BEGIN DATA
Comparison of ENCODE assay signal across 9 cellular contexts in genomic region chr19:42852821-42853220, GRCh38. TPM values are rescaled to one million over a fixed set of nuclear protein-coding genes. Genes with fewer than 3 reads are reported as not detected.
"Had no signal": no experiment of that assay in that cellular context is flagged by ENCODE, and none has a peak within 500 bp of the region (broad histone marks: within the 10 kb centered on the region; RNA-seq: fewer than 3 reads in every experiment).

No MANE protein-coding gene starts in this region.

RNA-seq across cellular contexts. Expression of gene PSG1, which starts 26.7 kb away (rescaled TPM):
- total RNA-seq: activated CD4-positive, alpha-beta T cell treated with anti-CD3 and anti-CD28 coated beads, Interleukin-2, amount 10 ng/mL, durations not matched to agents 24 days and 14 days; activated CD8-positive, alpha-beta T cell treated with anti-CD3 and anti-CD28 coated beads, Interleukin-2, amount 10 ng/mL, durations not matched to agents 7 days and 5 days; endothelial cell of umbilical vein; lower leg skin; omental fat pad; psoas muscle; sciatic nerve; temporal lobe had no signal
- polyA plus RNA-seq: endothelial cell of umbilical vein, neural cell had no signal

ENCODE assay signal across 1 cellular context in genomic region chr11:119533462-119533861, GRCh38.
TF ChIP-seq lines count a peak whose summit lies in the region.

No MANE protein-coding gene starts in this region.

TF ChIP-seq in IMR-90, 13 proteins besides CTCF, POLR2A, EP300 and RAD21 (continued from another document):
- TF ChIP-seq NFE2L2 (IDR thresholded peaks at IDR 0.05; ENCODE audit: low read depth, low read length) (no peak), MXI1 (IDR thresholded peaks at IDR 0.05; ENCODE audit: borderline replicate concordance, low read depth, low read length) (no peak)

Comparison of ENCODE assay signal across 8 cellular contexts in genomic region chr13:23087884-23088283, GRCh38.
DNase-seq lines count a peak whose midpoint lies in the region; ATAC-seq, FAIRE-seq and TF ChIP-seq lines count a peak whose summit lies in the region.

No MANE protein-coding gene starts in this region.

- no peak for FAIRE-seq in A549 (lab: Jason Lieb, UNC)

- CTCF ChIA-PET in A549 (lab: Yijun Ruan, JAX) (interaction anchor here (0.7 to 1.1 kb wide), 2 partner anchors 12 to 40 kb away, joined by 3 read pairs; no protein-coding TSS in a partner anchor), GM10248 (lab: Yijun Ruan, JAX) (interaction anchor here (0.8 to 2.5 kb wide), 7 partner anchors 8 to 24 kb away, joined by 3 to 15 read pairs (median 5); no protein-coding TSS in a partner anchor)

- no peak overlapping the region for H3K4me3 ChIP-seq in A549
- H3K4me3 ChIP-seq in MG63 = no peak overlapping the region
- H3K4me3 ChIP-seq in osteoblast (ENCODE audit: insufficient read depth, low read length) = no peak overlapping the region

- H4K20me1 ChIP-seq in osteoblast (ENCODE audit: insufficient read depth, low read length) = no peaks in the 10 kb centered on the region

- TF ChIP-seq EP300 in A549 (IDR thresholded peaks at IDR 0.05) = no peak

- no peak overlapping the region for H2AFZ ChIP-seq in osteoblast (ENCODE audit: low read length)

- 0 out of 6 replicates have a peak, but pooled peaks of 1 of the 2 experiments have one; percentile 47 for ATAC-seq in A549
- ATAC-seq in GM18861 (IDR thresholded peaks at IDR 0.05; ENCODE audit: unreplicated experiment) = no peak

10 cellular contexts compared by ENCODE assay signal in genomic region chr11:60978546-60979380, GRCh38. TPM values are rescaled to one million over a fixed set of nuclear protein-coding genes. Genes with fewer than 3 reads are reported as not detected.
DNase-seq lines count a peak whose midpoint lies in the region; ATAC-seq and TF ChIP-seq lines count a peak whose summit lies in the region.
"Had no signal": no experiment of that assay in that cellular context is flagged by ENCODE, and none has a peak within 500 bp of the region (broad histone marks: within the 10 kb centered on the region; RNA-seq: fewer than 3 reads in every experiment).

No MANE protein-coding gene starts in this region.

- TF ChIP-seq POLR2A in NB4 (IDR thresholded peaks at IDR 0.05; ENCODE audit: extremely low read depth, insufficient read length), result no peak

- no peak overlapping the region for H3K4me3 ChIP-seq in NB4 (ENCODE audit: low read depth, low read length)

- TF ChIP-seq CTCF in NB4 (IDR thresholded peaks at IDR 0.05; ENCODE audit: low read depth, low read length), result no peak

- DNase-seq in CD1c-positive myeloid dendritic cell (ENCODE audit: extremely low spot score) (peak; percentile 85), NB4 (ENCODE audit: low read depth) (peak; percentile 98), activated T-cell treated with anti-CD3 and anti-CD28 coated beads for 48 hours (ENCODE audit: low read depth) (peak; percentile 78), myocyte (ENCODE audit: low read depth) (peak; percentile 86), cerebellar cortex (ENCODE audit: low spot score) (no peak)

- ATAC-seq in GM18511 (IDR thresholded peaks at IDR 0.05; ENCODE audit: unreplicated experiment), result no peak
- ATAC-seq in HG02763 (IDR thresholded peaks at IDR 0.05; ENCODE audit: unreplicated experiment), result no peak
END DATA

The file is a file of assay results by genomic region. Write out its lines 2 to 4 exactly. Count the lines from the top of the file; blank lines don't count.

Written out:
"Had no signal": no experiment of that assay in that cellular context is flagged by ENCODE, and none has a peak within 500 bp of the region (broad histone marks: within the 10 kb centered on the region; RNA-seq: fewer than 3 reads in every experiment).

No MANE protein-coding gene starts in this region.

RNA-seq across cellular contexts. Expression of gene PSG1, which starts 26.7 kb away (rescaled TPM):